By Tess Malijenovsky
Friday, December 9, was the 10th anniversary of “A Gullah Kinfolk Christmas Wish … Freedom Comin’ ” musical and Gullah celebration sponsored by the Beaufort County Black Chamber of Commerce and ASE-Gullah Education at USCB. Nationally acclaimed storyteller Anita Singleton Prather, or “Aunt Pearlie Sue,” brought the audience back in time to the last Christmas before the Civil War when South Carolina seceded from the Union. She told the story by the beat of her wooden staff on the stage floor and with the soulful chorus of her Gullah Kinfolk.
The crowd laughed listening to Aunt Pearlie Sue tell her jokes through her speech and facial expressions, and then praising “Amen” as the story shed the Gullah perspective on “the only time of the year [slaves] got enough food to eat and enough time to eat it.”
The story began in West Africa, “De Muddah Lan’, ” with drumming and African warrior dancing performed by Beaufort High School students Madison Bell, Kelly Smalls and Kimani Carpenter. There was talk of war or freedom, escaping through the Underground Railroad by following the North Star, “reading ob de scrip’cha” and Christmas day. And, at the end of the performance, Aunt Pearlie Sue brought her extended family onto the stage (most of whom were already in the musical) to thank them and everyone else who had a part in the production.
Forget about the white, red and green, the Gullah kinfolk use all vibrant colors in their celebration of Christmas. Even “Bubba Nick” came out for a visit. In addition to the evening event, there was also four educational outreach performances earlier that day for public school children.
Eight years ago, Aunt Pearlie Sue explained, she was thinking about stopping the musical, but in a prayer she was told to “expand.”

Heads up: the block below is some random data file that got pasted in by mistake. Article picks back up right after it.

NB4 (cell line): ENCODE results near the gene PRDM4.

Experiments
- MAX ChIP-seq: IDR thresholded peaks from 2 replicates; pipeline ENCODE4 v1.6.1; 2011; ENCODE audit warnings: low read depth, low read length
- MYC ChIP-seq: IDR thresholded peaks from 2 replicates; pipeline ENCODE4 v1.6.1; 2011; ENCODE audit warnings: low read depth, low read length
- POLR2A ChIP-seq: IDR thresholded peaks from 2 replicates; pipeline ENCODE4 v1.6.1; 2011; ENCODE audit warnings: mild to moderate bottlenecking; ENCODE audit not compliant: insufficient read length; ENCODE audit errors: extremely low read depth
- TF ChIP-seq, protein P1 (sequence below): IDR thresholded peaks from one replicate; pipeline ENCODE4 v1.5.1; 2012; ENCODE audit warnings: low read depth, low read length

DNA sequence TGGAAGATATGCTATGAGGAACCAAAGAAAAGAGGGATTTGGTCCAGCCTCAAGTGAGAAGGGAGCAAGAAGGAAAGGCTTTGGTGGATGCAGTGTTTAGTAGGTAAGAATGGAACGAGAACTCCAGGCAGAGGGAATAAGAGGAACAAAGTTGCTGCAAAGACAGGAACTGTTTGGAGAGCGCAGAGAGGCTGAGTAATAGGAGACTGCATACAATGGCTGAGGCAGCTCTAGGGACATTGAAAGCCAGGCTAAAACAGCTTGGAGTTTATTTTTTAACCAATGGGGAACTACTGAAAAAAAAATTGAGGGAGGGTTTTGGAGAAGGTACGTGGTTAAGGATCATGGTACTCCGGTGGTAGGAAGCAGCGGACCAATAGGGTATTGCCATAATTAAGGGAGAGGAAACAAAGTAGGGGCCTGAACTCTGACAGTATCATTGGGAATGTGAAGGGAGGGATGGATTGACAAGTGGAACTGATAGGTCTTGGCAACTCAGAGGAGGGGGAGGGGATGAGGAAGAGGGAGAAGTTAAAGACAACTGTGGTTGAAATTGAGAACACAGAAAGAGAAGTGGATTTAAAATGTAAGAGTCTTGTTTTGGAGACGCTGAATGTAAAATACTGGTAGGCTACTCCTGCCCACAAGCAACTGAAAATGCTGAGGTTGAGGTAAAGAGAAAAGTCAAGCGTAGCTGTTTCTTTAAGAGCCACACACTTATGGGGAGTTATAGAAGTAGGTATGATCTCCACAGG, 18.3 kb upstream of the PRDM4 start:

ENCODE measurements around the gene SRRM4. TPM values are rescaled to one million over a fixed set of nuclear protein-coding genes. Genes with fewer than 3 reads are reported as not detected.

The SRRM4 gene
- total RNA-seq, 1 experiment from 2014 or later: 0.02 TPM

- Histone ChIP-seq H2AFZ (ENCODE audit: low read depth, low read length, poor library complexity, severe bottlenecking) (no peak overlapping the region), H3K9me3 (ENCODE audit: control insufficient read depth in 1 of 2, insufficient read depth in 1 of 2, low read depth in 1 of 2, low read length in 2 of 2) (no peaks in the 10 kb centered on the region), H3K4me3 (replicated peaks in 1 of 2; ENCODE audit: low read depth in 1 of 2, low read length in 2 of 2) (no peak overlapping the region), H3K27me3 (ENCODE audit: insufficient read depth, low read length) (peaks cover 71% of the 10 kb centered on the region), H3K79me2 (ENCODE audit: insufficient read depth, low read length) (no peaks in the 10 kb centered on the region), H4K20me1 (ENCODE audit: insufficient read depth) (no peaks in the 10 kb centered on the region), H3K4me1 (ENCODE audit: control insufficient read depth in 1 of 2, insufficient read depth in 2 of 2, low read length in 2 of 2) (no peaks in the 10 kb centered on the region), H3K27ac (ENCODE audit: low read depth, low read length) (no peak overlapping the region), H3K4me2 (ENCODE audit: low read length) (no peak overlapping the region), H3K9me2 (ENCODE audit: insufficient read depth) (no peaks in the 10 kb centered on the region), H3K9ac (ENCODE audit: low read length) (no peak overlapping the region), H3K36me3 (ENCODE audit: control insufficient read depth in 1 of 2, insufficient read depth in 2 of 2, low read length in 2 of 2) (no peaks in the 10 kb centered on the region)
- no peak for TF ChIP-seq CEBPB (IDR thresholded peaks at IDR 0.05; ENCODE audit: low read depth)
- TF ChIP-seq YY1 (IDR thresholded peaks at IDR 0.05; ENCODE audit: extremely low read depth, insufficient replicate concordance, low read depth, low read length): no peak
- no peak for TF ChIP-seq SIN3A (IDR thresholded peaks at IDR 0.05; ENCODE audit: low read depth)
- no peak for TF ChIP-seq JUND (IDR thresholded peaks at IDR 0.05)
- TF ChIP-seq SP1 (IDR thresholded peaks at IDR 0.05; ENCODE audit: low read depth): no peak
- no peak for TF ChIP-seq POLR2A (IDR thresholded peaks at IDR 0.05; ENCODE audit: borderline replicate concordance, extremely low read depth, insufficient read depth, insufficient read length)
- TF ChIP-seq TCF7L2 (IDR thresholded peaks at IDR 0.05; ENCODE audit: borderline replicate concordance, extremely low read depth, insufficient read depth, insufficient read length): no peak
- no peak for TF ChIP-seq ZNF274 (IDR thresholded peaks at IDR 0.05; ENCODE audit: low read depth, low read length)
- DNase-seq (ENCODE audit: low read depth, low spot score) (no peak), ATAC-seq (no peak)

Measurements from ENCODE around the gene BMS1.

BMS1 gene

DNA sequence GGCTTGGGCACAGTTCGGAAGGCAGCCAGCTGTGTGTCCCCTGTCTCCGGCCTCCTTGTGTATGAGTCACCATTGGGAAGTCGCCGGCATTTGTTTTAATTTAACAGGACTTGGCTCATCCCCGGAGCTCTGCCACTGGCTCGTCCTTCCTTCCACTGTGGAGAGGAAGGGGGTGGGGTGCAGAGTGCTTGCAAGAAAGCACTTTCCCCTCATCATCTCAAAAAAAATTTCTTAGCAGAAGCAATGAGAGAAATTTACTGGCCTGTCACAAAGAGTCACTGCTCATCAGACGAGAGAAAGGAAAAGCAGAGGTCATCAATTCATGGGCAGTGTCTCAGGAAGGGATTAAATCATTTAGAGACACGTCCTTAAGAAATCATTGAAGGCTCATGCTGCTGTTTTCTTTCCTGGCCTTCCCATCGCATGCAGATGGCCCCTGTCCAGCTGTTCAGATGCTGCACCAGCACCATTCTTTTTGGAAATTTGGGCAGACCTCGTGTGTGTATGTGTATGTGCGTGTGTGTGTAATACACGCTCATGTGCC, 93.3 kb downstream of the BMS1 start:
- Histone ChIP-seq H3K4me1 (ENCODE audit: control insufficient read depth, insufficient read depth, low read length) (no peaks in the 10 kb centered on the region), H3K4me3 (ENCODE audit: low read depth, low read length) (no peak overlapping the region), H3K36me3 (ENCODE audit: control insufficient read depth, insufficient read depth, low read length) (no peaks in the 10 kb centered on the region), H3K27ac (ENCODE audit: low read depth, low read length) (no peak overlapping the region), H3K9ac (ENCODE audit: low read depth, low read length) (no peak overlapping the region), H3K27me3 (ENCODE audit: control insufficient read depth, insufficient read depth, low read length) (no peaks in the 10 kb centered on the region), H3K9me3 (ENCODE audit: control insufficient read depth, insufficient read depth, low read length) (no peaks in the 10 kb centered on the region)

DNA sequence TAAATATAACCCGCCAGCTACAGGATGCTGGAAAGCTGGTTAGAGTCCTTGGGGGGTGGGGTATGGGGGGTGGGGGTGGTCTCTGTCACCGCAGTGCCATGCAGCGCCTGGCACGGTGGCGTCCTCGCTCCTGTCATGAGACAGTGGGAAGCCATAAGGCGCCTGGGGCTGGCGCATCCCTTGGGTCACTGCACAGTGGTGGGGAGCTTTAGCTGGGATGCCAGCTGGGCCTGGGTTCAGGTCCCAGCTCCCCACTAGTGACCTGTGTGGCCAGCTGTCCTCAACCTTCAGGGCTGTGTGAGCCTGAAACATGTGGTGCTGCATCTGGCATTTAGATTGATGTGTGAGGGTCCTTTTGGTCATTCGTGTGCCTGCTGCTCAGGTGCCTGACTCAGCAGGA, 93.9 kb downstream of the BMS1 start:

This year, everyone celebrated the event’s 10th anniversary with “A Taste of Gullah,” a host of caterers and restaurants that served up a delicious soul food buffet. There were Sea Island specialty desserts, breads, rice dishes, collard greens, cabbage and trays of flavorful chicken.
There was also a large display of Gullah jewelry by Unique Jewelry & Accessories by Julie Mmurithi-Richardson and Lula Brown. Mmurithi-Richardson explained how the beautiful things in nature inspire the bold and colorful Gullah style of jewelry for the women who like wearing lots of jewelry.
Gullah artwork also draws on color, history and the motion of its culture. Rooms were filled wall-to-wall with the talented works of local Gullah artists such as Saundra Renee Smith, Diane Britton Dunham, Hank Herring, James St. Clair and many others who are featured in the Green Fish Art Gallery (1001 Bay Street).
“A Gullah Kinfolk Christmas Wish … Freedom Comin’ ” is entertaining and educational, but most importantly it helps keep the heart of the Gullah culture beating every Christmas. In the words of Aunt Pearlie Sue, “If you didn’t know you were Gullah when you came in here, now you know.”